The Roaring Twenties arguably started in 1919. WWI ended in November 1918, there was peace, times were good, and people of all classes spent like crazy:
If luxury and leisure have conspired to set a pace of money spending hitherto undreamed of, this dissipation hitherto ascribed so exclusively to New York society has become diffused and general. There is nothing sectional about the exuberance of today. Vacationists from the smaller cities of the South and West have vied with the man from Wall Street in the distribution of easily acquired wealth. There is nothing in it to rekindle class hatred, so effectually effaced during the period of war, for the reason that there is “class” now among the masses. Railroad wage-earners boasted a two-million-dollar relief fund before hinting of a strike. The man from the forge is buying diamonds; clerks bet a cool thousand on the races, and the farmer who has not already bought an automobile is planning to do so with the singing of the next harvest song.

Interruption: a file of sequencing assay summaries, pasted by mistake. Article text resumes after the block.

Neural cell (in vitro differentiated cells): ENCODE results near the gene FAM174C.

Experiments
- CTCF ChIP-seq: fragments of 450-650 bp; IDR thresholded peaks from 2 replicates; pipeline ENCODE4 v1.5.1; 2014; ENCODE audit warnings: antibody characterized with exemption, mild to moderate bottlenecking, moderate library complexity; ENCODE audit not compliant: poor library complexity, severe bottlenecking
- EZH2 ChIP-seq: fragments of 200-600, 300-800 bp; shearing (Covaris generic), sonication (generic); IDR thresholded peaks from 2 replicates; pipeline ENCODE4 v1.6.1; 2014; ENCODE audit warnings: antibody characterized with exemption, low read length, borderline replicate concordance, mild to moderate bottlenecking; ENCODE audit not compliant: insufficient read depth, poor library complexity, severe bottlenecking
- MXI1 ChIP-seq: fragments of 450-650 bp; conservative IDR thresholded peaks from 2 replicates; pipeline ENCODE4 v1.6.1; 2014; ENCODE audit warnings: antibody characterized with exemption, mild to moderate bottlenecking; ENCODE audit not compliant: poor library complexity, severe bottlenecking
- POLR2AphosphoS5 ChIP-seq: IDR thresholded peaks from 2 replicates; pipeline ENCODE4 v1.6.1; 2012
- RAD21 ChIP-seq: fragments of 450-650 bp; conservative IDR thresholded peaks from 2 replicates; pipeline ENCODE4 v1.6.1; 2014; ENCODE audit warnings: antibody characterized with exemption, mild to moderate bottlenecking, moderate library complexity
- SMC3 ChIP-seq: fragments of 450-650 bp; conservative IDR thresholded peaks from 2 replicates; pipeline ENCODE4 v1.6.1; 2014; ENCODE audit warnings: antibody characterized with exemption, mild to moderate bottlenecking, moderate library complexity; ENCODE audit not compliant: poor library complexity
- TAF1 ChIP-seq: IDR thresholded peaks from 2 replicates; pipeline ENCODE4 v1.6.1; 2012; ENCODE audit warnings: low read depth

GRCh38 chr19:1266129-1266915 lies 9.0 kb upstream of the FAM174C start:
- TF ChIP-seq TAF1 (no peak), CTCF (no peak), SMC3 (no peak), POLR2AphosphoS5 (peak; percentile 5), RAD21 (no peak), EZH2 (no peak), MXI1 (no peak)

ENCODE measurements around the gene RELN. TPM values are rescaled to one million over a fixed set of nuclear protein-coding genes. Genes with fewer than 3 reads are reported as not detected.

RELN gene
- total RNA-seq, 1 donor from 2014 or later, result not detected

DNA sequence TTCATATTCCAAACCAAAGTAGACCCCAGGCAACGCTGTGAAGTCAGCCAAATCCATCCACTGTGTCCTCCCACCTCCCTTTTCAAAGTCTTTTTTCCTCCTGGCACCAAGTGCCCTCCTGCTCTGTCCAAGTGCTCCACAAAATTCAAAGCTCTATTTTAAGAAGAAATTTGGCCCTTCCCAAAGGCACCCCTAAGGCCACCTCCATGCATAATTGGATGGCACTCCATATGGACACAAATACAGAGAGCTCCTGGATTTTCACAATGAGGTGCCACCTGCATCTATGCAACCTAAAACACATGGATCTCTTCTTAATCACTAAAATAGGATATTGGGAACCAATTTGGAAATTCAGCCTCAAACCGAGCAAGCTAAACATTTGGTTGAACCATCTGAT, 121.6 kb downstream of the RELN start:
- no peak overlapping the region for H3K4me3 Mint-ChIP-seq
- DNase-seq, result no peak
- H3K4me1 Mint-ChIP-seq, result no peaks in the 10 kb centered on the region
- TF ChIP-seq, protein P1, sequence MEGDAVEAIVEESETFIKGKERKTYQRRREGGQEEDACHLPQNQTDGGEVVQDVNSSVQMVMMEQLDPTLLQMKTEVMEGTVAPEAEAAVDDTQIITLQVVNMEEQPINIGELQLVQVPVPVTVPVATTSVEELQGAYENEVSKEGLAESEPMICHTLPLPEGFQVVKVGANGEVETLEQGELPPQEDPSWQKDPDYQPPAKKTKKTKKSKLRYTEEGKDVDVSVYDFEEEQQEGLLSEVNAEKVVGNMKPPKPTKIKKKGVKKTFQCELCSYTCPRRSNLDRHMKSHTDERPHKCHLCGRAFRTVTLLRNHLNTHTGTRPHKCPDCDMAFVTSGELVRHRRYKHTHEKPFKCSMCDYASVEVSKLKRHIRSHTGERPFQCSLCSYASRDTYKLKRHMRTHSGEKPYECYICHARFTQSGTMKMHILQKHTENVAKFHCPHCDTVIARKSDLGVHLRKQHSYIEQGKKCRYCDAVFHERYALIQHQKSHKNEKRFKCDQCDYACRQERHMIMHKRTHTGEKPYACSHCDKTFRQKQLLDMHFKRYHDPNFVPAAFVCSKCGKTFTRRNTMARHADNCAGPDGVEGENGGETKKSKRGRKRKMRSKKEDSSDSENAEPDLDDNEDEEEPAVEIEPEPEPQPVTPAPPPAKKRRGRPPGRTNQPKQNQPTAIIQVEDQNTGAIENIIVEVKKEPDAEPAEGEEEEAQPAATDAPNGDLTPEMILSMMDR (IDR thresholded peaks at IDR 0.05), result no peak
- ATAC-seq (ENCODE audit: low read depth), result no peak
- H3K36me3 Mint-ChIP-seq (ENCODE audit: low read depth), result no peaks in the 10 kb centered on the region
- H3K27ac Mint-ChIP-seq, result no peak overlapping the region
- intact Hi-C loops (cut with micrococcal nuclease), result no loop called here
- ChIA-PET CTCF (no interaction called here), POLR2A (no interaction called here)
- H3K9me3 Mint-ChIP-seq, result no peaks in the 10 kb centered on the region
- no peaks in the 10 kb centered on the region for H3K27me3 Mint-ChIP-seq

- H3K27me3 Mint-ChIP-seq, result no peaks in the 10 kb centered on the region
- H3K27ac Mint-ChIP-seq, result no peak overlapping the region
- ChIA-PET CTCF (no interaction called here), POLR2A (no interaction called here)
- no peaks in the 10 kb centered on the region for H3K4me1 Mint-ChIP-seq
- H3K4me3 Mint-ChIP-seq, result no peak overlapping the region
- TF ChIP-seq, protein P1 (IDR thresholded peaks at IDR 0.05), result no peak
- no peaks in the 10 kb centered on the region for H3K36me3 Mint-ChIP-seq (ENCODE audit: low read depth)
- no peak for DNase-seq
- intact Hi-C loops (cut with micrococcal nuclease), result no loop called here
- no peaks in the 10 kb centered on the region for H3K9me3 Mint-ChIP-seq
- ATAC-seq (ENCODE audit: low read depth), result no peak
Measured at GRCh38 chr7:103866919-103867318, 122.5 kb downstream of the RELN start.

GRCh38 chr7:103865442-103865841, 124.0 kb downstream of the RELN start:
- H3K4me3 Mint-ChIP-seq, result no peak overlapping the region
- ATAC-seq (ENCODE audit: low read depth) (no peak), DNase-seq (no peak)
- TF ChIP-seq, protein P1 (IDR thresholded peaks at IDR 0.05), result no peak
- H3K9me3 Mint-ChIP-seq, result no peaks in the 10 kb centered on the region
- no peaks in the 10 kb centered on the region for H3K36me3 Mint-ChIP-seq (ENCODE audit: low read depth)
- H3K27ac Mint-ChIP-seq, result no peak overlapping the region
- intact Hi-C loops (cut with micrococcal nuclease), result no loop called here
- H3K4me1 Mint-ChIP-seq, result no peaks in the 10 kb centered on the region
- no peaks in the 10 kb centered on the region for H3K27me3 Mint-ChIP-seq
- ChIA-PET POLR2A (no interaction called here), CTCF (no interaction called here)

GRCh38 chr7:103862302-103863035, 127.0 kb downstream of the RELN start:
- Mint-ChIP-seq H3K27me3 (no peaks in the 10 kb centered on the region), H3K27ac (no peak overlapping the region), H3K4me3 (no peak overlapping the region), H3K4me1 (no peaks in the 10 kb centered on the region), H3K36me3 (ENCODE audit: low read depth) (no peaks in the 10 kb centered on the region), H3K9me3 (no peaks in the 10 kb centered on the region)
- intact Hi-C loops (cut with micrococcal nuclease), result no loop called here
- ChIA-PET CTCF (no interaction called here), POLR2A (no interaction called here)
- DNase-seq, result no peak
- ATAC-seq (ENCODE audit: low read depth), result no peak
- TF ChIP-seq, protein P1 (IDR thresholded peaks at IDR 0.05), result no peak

It’s hard to believe what a 180º difference this had been from the war years, which had still been raging less than 365 days prior:
Pleasure, pleasure! Who can turn churlishly from all these contemplations of luxury and give heed to the cry about the high cost of living? Who can take seriously the wail of hard times when blacksmiths are joining the jeweled ranks?
Is this the America that stopped every wheel just one year ago when the Government needed gasoline?
Good times. And not too different from 2019, actually, with unemployment at or near 21st century its low and Americans spending tons of money. Including money they don’t have — see the record levels set in 2019 for student loan debt, auto loan debt, and mortgage debt.
The Revel of Luxury: Summer Season’s Record of Money-Spending by Americans Who Can Afford the High Cost of High Living
Published: Sunday, September 21, 1919